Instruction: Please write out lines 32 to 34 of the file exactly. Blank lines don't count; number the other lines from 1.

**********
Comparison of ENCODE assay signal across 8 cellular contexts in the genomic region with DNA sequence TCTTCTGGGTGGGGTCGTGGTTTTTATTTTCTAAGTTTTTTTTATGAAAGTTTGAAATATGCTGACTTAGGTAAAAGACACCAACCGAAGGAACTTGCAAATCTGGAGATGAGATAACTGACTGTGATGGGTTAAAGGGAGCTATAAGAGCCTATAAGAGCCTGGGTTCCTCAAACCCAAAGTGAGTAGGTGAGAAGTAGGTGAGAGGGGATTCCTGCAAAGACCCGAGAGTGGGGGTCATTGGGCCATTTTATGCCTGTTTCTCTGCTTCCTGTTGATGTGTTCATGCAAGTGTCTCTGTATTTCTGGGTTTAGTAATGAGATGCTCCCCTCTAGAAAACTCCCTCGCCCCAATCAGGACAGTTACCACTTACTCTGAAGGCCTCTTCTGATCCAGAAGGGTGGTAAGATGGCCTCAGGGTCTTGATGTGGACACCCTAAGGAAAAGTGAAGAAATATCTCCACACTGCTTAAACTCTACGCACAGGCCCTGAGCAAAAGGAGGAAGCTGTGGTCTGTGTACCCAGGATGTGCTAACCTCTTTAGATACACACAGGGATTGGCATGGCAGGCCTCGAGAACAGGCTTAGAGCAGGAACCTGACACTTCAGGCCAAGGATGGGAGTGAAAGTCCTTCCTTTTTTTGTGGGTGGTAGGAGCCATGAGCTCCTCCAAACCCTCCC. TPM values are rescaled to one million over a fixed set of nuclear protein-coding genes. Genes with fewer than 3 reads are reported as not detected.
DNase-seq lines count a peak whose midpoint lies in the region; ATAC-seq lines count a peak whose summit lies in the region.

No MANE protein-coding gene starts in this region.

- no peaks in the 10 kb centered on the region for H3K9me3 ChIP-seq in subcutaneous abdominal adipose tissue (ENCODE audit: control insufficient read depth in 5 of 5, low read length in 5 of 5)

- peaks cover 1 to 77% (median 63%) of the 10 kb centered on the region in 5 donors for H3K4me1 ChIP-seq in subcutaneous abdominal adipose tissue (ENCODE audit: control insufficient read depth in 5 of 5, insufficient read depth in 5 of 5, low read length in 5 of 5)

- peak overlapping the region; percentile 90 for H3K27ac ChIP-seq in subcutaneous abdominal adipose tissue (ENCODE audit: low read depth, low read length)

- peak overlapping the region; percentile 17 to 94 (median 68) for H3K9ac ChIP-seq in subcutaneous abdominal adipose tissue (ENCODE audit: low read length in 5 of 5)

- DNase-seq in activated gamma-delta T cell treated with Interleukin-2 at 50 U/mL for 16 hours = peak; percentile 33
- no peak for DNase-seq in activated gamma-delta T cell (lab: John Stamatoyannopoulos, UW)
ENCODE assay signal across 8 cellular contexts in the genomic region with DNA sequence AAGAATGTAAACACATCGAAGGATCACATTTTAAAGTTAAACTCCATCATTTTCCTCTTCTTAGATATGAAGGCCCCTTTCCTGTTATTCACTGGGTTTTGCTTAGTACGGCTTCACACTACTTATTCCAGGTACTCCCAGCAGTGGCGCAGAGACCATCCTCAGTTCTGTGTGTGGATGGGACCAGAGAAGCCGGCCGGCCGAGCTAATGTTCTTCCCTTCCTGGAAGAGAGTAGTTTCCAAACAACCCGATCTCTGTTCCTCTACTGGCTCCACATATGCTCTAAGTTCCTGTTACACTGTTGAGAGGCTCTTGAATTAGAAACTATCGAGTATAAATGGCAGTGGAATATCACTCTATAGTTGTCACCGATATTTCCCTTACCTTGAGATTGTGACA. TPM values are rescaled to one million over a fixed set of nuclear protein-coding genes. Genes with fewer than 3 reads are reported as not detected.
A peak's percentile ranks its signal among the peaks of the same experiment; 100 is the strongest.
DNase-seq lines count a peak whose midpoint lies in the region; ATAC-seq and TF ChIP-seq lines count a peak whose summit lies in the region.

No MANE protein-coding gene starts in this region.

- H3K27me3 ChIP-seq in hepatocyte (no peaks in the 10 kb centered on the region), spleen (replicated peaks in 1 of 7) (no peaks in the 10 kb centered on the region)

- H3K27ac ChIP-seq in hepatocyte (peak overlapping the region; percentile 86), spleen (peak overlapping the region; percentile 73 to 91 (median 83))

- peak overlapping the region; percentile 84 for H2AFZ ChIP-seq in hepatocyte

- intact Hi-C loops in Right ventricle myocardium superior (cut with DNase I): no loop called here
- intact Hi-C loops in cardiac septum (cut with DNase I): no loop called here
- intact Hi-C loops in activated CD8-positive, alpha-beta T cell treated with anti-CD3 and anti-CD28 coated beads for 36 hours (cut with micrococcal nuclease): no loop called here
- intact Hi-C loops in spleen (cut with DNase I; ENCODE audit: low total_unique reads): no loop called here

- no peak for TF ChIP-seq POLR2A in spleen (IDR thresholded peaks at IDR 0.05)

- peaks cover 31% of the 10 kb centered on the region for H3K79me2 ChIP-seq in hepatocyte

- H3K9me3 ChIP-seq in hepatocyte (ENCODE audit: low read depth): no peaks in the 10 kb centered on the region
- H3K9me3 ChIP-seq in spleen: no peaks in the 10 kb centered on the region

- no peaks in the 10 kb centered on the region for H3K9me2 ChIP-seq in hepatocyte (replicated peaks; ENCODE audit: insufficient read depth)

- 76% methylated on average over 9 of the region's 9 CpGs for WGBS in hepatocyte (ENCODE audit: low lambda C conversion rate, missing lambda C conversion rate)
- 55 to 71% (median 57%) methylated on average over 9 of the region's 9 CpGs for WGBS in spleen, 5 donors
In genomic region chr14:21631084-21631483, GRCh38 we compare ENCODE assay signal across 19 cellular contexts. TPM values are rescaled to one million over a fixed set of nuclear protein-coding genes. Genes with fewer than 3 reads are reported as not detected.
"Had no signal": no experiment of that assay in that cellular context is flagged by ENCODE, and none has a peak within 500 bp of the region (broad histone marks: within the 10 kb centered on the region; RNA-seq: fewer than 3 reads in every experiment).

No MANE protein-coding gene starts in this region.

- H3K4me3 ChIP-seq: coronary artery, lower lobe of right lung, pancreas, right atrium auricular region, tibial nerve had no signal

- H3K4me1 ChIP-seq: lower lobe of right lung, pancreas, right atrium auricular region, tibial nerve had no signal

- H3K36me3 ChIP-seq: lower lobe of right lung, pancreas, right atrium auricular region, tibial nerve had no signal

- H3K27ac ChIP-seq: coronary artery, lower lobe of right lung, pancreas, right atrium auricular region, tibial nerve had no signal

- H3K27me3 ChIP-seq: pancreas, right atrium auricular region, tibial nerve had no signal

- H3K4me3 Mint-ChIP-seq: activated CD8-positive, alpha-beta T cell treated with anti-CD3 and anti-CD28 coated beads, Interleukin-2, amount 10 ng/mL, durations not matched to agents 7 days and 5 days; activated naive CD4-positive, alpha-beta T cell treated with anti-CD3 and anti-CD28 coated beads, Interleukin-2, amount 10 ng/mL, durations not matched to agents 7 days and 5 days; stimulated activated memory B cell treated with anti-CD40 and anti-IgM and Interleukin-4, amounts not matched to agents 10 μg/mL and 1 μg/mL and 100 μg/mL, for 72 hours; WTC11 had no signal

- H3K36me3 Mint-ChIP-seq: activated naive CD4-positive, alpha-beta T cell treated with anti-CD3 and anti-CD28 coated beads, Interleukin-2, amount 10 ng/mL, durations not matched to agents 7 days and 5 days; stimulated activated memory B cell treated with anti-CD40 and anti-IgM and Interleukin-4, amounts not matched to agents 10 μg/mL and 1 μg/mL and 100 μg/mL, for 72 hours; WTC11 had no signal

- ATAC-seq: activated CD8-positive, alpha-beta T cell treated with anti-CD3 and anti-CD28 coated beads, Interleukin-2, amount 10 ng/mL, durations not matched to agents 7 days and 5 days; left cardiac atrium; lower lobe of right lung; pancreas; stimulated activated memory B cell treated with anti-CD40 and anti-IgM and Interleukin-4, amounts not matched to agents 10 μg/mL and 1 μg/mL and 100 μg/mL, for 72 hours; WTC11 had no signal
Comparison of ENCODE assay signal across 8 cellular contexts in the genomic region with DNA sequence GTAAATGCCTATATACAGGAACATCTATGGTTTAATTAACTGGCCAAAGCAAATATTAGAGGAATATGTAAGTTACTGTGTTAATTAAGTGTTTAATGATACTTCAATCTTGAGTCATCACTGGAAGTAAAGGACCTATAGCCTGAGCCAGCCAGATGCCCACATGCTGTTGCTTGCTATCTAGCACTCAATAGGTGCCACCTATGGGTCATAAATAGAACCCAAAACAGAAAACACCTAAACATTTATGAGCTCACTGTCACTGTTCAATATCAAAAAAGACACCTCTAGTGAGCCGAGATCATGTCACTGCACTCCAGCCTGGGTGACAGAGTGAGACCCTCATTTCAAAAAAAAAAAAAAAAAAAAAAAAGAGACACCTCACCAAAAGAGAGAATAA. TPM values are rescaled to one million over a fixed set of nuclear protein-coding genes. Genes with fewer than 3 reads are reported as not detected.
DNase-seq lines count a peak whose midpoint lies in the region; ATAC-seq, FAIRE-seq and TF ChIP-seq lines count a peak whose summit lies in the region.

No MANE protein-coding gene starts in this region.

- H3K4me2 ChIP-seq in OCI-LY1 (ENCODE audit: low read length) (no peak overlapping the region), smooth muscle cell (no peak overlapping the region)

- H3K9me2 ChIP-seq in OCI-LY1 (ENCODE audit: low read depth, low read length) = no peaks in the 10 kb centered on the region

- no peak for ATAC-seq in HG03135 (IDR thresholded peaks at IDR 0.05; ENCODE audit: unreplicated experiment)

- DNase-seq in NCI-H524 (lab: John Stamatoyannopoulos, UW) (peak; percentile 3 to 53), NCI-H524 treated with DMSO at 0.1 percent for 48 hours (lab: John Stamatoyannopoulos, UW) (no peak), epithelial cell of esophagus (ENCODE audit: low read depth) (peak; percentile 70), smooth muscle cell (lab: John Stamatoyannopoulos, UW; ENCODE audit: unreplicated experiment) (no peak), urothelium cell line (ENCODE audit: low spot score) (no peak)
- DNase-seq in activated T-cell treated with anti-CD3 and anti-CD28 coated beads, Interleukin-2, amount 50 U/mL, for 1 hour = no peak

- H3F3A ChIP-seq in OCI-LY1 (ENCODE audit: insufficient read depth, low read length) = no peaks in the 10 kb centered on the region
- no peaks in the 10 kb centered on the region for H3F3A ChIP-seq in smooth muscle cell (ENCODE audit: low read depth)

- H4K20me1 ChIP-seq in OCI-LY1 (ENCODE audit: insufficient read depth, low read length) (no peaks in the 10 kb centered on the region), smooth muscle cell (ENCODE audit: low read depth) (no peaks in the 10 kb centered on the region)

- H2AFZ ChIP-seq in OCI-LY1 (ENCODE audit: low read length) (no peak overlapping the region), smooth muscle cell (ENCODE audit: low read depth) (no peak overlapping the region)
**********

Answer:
- H3K4me1 ChIP-seq: lower lobe of right lung, pancreas, right atrium auricular region, tibial nerve had no signal

- H3K36me3 ChIP-seq: lower lobe of right lung, pancreas, right atrium auricular region, tibial nerve had no signal

- H3K27ac ChIP-seq: coronary artery, lower lobe of right lung, pancreas, right atrium auricular region, tibial nerve had no signal